DIRECTED BY Daniel Espinosa
STARS Denzel Washington, Ryan Reynolds
Actors often like to brag about how they performed their own dangerous stunts on a particular picture, but how many A-listers can actually claim to have been waterboarded as part of the deal? Yet here's Denzel Washington and his co-workers on Safe House, all revealing on the interview circuit how the two-time Oscar winner refused a stunt double for the scene in which his character, former CIA agent Tobin Frost, gets tortured via a technique that's all the millennial rage among U.S. government leaders. It's an intense sequence, one of the few in a movie that otherwise hits all the familiar marks as it hurtles toward the end credits.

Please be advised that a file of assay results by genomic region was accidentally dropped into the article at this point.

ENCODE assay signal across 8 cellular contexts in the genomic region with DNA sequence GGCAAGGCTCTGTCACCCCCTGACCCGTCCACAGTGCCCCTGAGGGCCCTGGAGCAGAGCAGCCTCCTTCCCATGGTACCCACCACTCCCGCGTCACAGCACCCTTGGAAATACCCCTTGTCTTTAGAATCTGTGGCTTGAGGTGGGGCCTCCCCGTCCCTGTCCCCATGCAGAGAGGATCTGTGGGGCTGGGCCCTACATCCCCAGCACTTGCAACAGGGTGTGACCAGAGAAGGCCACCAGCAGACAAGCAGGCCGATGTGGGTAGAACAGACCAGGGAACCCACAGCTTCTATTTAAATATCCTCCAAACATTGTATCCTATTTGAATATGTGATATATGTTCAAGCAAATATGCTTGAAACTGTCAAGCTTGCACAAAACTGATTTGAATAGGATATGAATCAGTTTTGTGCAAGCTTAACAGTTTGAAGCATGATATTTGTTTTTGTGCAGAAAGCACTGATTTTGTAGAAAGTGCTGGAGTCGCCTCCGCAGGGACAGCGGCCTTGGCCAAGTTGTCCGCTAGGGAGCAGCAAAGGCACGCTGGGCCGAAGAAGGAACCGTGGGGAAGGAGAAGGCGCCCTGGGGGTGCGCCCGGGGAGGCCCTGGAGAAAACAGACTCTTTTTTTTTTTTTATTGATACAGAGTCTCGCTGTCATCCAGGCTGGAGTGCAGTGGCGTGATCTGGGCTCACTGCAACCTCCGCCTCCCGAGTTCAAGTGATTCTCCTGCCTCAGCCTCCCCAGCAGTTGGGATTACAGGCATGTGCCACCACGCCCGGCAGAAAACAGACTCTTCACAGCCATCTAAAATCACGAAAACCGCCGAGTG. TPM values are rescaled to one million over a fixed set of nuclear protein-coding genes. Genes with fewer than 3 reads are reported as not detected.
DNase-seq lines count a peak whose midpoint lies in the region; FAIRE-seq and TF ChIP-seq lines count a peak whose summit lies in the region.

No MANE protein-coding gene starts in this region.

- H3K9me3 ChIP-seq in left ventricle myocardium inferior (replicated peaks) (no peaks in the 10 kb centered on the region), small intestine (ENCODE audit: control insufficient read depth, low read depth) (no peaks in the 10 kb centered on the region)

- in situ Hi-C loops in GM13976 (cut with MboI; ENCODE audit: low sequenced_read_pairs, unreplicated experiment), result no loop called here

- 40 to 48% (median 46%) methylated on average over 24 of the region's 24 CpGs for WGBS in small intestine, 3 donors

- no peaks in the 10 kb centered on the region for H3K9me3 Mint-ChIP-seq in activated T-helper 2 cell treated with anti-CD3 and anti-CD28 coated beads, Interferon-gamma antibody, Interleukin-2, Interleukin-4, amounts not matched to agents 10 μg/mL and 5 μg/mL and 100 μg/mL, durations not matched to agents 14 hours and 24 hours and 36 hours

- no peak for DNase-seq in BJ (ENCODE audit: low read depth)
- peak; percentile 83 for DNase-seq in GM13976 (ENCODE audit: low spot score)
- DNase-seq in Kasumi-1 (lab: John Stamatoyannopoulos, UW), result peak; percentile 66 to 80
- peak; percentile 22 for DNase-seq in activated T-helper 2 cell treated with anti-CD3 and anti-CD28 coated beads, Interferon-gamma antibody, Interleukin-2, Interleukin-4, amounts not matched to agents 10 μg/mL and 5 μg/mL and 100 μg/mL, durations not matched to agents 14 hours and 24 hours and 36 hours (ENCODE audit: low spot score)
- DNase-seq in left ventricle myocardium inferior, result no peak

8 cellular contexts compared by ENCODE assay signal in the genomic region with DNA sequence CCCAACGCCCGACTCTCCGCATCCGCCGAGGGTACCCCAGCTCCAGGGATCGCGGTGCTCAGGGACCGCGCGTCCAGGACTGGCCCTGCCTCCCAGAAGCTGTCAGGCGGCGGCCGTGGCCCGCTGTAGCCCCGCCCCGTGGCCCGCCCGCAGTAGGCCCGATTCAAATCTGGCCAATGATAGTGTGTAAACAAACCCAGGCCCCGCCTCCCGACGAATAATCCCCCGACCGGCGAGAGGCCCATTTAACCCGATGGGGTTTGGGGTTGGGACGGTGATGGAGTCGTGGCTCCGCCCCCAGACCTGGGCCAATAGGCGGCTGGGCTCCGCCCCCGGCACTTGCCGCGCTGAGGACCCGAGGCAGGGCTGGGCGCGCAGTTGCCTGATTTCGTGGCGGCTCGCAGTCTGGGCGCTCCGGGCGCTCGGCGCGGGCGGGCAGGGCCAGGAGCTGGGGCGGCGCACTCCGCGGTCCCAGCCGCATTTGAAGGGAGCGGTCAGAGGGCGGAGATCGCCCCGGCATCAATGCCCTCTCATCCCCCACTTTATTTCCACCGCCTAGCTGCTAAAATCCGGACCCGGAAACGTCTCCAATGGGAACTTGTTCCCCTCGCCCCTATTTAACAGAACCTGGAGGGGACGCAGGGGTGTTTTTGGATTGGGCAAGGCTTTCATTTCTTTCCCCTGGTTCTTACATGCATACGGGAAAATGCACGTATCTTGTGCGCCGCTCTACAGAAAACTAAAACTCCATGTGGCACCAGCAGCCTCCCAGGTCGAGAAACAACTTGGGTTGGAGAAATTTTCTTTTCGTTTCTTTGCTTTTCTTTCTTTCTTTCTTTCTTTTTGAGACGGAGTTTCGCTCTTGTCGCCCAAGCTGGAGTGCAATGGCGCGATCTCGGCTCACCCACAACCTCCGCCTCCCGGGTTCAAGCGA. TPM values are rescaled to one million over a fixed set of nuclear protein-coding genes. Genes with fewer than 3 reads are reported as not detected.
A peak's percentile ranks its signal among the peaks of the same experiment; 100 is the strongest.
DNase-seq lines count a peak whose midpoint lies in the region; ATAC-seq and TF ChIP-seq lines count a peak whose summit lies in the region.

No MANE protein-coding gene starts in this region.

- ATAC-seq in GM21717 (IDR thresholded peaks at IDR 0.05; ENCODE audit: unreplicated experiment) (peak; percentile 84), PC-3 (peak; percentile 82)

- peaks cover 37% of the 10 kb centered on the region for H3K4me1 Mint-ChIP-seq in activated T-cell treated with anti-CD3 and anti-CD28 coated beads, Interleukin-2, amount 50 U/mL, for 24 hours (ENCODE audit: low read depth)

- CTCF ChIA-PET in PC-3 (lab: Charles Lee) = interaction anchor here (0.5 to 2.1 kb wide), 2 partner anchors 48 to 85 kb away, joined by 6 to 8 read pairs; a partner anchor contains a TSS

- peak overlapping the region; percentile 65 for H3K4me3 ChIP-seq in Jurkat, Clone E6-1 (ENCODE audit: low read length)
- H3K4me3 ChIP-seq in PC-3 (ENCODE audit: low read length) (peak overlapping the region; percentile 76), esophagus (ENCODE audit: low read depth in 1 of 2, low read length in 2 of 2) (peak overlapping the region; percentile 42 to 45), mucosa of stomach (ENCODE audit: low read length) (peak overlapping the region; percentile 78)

Still, a little professionalism can go, if not a long way, at least enough distance to make the ride a painless one, and Safe House is nothing if not slick and steady. Washington's apparently traitorous agent tests the patience of noble novice agent Matt Weston (Ryan Reynolds) as both men flee through Cape Town, South Africa, evading the usual band of nondescript thugs. These ruffians are in the employment of — say it ain't so, Joe! — a dirty double-crossing official in the Central Intelligence Agency. Could it be the no-nonsense head suit, Harlan Whitford (Sam Shepard)? The brusque Catherine Linklater (Vega Farmiga)? Or the gracious and sweet-natured David Barlow (Brendan Gleeson)? Honestly, why do scripters even make an effort to hide the identity until the end, when it's apparent from the get-go who will be revealed as the villain? Given the perpetual obviousness in these films, they might as well include a character named Professor Plum, usually found brandishing a lead pipe in the conservatory, and be done with it.